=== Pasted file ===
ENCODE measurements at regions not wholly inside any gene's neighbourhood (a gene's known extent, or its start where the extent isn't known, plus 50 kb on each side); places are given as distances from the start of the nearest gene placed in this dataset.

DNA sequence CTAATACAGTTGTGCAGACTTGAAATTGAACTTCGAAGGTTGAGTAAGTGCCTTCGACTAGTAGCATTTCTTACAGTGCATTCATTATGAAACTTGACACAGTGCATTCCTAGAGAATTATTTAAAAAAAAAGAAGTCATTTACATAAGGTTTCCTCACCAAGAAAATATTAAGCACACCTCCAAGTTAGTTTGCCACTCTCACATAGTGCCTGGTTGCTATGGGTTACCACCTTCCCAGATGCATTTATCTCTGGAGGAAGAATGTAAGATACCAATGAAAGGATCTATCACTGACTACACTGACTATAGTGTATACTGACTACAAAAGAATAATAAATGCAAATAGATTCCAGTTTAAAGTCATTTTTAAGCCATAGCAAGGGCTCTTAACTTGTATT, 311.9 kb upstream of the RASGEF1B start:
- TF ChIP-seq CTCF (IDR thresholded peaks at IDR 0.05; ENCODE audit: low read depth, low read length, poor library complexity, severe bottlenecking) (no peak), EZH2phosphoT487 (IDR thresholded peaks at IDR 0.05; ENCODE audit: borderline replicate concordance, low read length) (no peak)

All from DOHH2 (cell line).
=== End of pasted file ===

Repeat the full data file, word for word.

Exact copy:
ENCODE measurements at regions not wholly inside any gene's neighbourhood (a gene's known extent, or its start where the extent isn't known, plus 50 kb on each side); places are given as distances from the start of the nearest gene placed in this dataset.

DNA sequence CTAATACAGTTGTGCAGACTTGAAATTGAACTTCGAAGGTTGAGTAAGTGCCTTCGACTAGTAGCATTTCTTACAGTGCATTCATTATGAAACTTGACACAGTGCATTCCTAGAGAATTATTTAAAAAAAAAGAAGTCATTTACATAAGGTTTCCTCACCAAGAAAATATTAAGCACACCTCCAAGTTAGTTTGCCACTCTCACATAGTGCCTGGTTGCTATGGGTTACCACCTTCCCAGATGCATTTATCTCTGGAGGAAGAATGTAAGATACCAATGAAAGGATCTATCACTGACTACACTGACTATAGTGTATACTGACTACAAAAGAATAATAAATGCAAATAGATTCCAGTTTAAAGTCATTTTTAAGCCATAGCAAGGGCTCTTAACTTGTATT, 311.9 kb upstream of the RASGEF1B start:
- TF ChIP-seq CTCF (IDR thresholded peaks at IDR 0.05; ENCODE audit: low read depth, low read length, poor library complexity, severe bottlenecking) (no peak), EZH2phosphoT487 (IDR thresholded peaks at IDR 0.05; ENCODE audit: borderline replicate concordance, low read length) (no peak)

All from DOHH2 (cell line).